© Copyright Policy
Related In: Results  -  Collection

Show All Figures
getmorefigures.php?uid=PMC2553483&req=5

pntd-0000294-g006: Effect of hyaluronidase on Leishmania infection in mice.BALB/c mice were coinoculated intradermally into ear with 104 or 105 Leishmania major and hyaluronidase equivalent to 0, 2 and 10 salivary glands of Phlebotomus papatasi. Lesion size, given as a product of its area (mm2) and the degree of ulceration (1–5), was monitored for 6 weeks post infection. Points (▪) = mean values, boxes = 95% confidence intervals, whiskers = min-max values. The p values of corresponding Kruskal-Wallis ANOVA are provided.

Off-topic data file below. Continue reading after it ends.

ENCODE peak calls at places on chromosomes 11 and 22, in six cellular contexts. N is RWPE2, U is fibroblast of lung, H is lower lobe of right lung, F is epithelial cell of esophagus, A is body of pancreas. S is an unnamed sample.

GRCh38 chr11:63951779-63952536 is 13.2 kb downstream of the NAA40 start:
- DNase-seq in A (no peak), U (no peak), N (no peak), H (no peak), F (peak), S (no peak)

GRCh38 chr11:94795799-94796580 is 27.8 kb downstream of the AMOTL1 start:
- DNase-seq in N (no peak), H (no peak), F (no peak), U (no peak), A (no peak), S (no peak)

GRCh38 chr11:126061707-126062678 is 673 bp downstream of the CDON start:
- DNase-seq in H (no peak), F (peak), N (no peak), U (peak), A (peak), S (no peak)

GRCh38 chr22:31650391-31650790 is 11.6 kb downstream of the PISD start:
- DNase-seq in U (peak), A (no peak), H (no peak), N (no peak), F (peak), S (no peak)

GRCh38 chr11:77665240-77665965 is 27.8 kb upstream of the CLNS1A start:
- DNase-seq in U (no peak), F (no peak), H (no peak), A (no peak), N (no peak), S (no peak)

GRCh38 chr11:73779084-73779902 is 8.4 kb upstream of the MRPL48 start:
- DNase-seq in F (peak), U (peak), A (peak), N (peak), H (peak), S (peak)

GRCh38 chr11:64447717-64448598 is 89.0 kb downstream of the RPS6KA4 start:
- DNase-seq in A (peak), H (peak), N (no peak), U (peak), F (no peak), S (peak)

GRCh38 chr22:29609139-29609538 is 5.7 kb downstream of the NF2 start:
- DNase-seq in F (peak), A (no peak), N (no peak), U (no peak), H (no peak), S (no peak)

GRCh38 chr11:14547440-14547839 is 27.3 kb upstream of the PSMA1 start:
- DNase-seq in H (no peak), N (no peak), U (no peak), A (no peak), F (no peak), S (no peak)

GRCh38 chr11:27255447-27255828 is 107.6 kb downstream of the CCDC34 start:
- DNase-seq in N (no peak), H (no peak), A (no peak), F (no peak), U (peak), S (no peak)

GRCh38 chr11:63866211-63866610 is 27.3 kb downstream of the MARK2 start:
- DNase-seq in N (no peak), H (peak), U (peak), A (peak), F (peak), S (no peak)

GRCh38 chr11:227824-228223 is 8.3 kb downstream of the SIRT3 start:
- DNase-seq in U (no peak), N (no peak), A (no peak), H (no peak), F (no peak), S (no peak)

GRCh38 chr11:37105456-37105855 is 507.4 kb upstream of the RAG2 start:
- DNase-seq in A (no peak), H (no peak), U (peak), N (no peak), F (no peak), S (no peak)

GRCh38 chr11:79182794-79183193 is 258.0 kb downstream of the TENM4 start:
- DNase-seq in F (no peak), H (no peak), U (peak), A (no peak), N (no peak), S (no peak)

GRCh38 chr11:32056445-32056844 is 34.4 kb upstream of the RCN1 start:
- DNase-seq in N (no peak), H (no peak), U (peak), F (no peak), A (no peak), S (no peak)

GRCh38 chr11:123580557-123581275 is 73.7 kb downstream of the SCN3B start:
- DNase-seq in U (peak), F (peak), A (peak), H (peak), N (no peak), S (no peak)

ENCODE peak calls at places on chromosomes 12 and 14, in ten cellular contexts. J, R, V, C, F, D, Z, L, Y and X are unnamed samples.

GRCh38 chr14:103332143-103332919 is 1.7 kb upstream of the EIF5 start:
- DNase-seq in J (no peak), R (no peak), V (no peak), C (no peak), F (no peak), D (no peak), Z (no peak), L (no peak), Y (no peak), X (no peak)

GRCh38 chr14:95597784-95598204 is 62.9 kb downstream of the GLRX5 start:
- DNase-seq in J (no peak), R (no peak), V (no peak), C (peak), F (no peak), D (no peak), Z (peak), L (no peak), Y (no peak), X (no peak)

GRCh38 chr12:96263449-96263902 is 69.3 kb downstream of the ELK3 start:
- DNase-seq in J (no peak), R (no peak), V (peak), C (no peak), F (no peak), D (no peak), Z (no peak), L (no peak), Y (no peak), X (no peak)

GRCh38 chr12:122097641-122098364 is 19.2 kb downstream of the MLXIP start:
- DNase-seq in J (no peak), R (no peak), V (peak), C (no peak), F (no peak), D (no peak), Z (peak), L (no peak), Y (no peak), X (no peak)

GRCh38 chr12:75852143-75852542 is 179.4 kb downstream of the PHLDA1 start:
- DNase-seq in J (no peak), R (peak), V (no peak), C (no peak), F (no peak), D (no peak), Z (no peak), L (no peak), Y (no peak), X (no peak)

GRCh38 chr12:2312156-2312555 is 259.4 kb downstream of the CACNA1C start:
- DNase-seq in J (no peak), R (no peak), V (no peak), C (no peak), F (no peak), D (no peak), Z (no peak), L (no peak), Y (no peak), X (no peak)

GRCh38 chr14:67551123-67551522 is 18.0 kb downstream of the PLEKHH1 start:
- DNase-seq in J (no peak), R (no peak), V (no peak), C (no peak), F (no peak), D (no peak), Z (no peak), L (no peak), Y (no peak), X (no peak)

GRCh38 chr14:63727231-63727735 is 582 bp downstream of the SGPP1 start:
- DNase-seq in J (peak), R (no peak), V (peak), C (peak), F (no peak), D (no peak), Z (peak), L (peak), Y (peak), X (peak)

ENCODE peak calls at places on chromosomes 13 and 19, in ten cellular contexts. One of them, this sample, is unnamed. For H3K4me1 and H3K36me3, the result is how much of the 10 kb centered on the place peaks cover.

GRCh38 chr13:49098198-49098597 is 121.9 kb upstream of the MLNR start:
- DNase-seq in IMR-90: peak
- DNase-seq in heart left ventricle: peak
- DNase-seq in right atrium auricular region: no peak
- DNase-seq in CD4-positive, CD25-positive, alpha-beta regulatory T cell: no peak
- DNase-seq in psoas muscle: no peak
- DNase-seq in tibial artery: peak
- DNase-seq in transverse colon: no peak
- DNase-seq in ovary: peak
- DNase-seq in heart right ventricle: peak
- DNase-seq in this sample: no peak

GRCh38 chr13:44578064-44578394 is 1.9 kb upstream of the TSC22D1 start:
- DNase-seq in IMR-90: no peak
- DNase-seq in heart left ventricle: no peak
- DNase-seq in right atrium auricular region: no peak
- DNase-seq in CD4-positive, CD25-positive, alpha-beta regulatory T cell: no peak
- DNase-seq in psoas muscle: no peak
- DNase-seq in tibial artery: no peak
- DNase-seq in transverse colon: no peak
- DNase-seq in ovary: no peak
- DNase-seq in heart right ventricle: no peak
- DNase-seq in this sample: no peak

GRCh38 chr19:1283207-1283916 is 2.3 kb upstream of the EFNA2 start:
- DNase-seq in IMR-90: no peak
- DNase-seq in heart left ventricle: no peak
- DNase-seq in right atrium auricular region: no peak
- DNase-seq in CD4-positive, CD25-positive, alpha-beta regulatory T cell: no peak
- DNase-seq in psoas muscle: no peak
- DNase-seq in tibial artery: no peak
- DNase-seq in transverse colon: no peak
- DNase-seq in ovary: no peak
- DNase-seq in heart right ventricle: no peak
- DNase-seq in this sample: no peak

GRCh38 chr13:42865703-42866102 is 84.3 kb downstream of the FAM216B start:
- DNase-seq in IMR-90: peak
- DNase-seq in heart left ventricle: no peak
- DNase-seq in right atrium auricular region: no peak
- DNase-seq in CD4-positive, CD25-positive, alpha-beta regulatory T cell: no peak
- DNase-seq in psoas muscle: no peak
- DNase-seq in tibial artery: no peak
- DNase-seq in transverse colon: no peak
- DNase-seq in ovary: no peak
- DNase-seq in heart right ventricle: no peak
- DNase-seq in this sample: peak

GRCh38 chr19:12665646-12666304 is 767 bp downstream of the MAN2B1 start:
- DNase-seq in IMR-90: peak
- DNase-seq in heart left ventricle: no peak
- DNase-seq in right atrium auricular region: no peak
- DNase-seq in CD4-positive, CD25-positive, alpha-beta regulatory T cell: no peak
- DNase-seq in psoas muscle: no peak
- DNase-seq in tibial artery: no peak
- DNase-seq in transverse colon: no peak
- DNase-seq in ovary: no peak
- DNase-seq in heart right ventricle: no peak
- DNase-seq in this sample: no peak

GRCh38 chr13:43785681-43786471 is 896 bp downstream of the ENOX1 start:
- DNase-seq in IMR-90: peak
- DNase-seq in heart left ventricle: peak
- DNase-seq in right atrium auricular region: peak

Mentions: Next we examined whether hyaluronidase altered the course of Leishmania major infection in BALB/c mice. We used intradermal inoculation into the ear and the disease burden was calculated from weekly measuring the lesion size. As shown in Fig. 6, mice coinjected with parasites and hyaluronidase developed bigger lesions. In all groups of mice, the onset of lesion development was at three weeks p.i. Thereafter, the lesions grew faster in coinoculated groups. The experiment was terminated six weeks post infection when, in some animals, ulcerating lesion spread over the majority of ear pinna. In mice inoculated by higher parasite numbers (105), both hyaluronidase treatments produced similar effects (Fig. 6A). In mice with an inoculation dose one order of magnitude lower (104), the effect of hyaluronidase was concentration-dependent: lesions were bigger in mice coinoculated with hyaluronidase activity equivalent of 10 P. papatasi salivary glands than in those coinoculated with equivalent of 2 glands (Fig. 6B). In both parasite numbers (104 and 105) over all considered weeks (3 to 6) post-inoculation, Kruskal- Wallis ANOVA showed significant differences among hyaluronidase treatments (p always≤0.025), with only one exception in week 3 of 104 parasites treatment (p = 0.23). Consequently, the post-hoc comparison of treatments tests confirmed the significant difference between controls (no hyaluronidase) and corresponding inoculated hyaluronidase doses (2 or 10 glands equivalents). We also tested the difference between the 2 and 10 gland equivalent doses: however, despite the common trends apparent in Fig. 6 indicating that there may be a systematic difference between 2 and 10 gland equivalents doses, the post-hoc comparison of treatments test did not prove it in any case but in week 5 of the 104 parasites treatment.